By Karen Katafiasz
Christmas and grieving don’t fit together. Christmas, as popular culture tells us, is supposed to be joyful, lively, cheery, and warm, filled with family and friends. Grief, on the other hand, is a painful, difficult, and often lonely journey that can shake you to your core.
While Christmas is bright red and green and sparkling silver and gold, grief is gray and dreary. Christmas is joyful carols and jolly tunes. Grief is hushed sounds and quiet tears. Christmas is abundance and fullness of life. Grief is emptiness and loss.
Yet the reality is that when you have lost a loved one, grieving becomes an inseparable part of your Christmas experience. For the first year, certainly, the death of your loved one will affect your observance of Christmas in many significant ways. But grief is an extended journey, and as you face a second Christmas, then a third, and later ones, too, you realize that Christmas has been changed forever by your loved one’s death. During what used to be among the happiest times of the year, you’re feeling a persistent ache in your heart.
Working Your Way Through
The comforting and wonderful fact is that within Christmas itself lies a powerful way for you to move through your grief. Your memories of Christmases past can soothe your hurt, make the spirit of your loved one present, and help you integrate your loss into your life. Here are some suggestions for using your Christmas memories to heal your grief.
Accept the memories as they come.
Your first impulse, especially early in your grief, may be to avoid memories altogether. Thoughts of your loved one as part of past holiday festivities, moments you’ll never enjoy again, may seem nearly unbearable at first, only underscoring the harsh truth that he or she is gone forever.
It’s natural to want to prevent more pain, especially during the season of lightness and joy. But the pain will be there, below the surface, despite what you do, and inevitably your grief will demand your attention.
Share your memories with others and listen to theirs.
For you or for others in your family, Christmas may have been one of the few occasions each year that you were with your loved one. As a result, past Christmases may provide some of the richest memories that you and other family members have. And because Christmas is such a special, vibrant season, your recollections of your loved one at Christmastime are often heightened and vivid.
Storytelling is a traditional part of Christmas, and what better opportunity to share stories of your loved one than when you are gathered together in love and celebration? Remember stories that show your loved one’s unique and endearing qualities. Remember the funny stories, too. Sharing laughter is as important a part of healing as tears.
Remember your loved one in your Christmas traditions.
As you decorate, you can use ornaments and other decorations that were important to your loved one. Sing a carol that was a favorite. Continue rituals that you once shared and cherished together. If your loved one enjoyed a favorite food item at the holiday table, you can make sure to include it. And if she or he contributed a particular dish, what a lovely tribute it would be to use the recipe to create it again.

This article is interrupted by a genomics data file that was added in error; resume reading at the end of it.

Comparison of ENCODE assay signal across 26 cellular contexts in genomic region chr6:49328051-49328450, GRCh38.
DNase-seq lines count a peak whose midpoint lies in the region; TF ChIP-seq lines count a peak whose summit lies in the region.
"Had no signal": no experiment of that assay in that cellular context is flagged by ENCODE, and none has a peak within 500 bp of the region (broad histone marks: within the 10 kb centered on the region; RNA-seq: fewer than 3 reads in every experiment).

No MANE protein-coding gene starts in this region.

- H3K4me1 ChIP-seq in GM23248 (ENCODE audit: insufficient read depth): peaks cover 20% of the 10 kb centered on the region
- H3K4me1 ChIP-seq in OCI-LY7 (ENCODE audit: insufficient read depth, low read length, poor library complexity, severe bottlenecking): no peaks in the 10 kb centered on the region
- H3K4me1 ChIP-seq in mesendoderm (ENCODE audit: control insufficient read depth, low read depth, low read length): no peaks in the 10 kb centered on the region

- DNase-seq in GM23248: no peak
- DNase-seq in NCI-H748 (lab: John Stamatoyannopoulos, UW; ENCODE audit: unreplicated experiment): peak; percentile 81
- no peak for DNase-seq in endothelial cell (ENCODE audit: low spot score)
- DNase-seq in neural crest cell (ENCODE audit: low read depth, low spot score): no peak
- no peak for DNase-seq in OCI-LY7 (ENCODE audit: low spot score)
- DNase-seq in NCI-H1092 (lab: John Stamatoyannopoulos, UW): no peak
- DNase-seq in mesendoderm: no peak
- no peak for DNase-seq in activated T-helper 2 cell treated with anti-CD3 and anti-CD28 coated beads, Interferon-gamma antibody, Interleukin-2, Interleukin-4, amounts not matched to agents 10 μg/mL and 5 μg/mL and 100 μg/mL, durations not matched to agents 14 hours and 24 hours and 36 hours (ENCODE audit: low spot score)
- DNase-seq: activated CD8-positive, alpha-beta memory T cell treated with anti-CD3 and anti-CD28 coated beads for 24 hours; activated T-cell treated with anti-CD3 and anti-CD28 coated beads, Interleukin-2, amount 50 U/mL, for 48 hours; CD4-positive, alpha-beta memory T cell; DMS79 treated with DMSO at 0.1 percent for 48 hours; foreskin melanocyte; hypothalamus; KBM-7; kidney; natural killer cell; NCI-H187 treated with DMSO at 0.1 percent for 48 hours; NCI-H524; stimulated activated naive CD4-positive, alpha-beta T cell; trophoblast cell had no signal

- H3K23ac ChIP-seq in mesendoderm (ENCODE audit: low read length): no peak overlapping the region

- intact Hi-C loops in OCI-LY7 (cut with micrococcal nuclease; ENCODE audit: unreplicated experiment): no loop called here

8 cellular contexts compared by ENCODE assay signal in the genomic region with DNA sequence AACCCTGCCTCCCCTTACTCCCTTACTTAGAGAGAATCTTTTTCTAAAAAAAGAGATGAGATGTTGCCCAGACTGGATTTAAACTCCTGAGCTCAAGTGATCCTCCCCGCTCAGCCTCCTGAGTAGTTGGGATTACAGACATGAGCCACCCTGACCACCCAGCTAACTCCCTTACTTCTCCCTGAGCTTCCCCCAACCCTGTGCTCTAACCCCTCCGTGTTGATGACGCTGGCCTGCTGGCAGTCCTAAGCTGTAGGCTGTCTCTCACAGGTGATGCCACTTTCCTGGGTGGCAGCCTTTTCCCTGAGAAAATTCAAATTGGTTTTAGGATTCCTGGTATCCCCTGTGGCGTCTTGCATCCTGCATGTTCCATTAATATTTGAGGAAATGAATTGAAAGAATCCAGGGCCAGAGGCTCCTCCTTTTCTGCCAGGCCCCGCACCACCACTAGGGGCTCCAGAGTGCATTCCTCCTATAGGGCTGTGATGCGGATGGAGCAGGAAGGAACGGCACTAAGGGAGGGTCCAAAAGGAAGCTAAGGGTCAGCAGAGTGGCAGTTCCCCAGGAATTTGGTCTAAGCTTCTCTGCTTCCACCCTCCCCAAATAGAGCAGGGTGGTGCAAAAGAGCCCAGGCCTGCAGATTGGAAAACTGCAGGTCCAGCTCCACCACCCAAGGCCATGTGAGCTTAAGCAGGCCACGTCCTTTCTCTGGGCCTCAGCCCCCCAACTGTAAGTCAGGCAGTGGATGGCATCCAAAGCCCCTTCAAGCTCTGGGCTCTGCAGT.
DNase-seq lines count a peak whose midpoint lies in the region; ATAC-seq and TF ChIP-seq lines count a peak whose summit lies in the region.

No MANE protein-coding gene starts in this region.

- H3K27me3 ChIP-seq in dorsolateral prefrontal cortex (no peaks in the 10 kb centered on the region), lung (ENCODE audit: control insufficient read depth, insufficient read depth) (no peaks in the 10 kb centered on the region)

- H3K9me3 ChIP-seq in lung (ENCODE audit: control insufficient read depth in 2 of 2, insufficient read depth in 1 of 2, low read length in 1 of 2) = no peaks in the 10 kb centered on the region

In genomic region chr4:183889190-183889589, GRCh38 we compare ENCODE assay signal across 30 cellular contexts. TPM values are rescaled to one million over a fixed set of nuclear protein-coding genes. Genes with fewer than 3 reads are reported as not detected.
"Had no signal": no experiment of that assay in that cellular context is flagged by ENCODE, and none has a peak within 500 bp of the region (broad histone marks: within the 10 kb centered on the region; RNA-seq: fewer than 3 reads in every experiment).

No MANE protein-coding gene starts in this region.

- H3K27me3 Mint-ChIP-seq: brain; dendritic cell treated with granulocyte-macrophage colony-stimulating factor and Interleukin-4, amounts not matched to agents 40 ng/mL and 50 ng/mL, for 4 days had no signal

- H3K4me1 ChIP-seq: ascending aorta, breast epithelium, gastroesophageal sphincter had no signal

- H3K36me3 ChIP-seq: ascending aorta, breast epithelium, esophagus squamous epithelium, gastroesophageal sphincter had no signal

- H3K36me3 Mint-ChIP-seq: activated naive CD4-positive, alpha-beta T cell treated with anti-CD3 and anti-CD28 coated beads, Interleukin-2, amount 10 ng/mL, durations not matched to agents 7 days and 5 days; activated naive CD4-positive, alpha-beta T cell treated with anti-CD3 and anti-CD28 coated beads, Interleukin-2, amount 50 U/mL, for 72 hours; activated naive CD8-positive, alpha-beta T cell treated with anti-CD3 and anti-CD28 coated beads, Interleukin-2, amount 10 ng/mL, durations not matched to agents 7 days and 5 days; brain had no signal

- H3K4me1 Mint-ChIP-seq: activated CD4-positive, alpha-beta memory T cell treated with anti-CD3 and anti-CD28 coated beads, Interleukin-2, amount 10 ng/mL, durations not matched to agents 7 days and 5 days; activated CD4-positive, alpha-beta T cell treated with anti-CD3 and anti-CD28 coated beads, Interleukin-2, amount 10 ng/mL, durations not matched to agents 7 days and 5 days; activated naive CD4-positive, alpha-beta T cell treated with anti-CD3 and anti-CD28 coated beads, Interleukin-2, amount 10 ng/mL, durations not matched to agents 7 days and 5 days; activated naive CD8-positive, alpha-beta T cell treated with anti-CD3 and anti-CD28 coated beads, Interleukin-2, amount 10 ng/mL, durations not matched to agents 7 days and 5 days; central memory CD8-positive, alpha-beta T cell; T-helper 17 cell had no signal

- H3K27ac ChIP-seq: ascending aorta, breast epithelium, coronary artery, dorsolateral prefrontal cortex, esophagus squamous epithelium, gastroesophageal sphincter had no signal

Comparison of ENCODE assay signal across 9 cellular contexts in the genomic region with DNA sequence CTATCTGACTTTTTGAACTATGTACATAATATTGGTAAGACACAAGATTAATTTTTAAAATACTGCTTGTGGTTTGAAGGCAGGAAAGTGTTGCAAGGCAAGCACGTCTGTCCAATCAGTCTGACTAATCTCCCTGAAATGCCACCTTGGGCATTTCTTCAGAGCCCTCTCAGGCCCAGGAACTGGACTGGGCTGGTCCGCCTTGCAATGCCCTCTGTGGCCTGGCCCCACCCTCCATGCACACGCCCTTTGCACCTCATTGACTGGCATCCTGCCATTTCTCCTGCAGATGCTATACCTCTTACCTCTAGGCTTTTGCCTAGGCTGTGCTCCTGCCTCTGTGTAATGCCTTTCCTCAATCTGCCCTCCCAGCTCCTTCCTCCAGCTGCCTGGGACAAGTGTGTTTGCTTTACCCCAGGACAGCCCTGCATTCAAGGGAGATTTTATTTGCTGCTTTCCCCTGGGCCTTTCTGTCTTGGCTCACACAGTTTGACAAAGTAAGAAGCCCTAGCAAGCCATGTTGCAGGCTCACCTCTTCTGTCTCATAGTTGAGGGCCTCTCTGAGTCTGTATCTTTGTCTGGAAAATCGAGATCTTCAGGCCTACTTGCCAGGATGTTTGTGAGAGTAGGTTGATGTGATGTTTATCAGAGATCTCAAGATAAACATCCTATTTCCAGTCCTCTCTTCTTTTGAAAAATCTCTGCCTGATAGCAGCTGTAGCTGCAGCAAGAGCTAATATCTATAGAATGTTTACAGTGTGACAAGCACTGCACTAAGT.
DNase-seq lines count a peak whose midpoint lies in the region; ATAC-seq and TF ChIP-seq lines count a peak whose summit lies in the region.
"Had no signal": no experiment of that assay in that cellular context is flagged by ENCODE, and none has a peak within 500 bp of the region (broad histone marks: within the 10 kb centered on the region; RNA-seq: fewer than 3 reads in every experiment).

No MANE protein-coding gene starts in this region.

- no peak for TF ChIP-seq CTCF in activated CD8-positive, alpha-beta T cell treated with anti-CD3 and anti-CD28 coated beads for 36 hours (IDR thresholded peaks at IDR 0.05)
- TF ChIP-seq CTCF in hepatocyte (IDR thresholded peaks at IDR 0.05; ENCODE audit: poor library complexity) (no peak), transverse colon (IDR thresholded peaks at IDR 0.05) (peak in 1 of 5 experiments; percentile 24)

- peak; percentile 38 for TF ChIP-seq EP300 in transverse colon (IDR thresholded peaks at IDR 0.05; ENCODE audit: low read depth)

If you miss the joy of giving your loved one a present at Christmas, consider following the suggestion of grief counselor Darcie D. Sims: “Buy a simple gift that you know he or she would have liked and give it to someone who otherwise would not have a gift.” You can also donate to a charity in your loved one’s name. In the spirit of the season, you may want to choose a charity that provides gifts for children and adults in need. Doing so, you both remember and honor your loved one in a unique way and brighten someone else’s holiday.
Let the blessing of memories ease your grief.
While memories can be painful, they can also bring great joy. Through your memories, you can know once more the happiness of a past moment and experience the spirit of your loved one. You can sense how your loved one remains a part of you, as you cherish his or her continuing presence. Memories can send your heart soaring and fill you with gratitude for all the ways your loved one has made your life richer.
Find consolation and wisdom in the meaning of Christmas.
As both a winter holiday and a religious celebration, Christmas provides eloquent and forceful symbols for those who are grieving. The season of light, it contests the darkness that surrounds the winter solstice and shines as a warm, festive glow in the harshness of the cold.
But just as the Christmas holiday brings light and warmth and life to the winter, the deeper significance of Christmas can give consolation and wisdom to your desolate spirit. Let its message of love fill your heart and reveal to you what matters most. And then, surrounded by people you cherish, remember your loved one and all the ways he or she enriched your life.
At Christmas you can embrace the fullness of life perhaps more so than at any other time of the year. Grieve with your Christmas memories. Open your arms wide and accept both loss and life.
Through memory, you evoke the joy you once knew. Let your remembrances give you hope that someday you will move through your grieving and know joy once more. At some point, the grieving path will become the living path. Place yourself within the warmth and light of Christmas, open your heart to its magic and mystery, and treasure the memories of your loved one. Be comforted by the Christmas message of life and grace, and know that your loved one’s spirit endures. Let Christmas be a gift for your grief.
This excerpt taken from How Christmas Memories Can Bring Healing To Your Grief CareNote.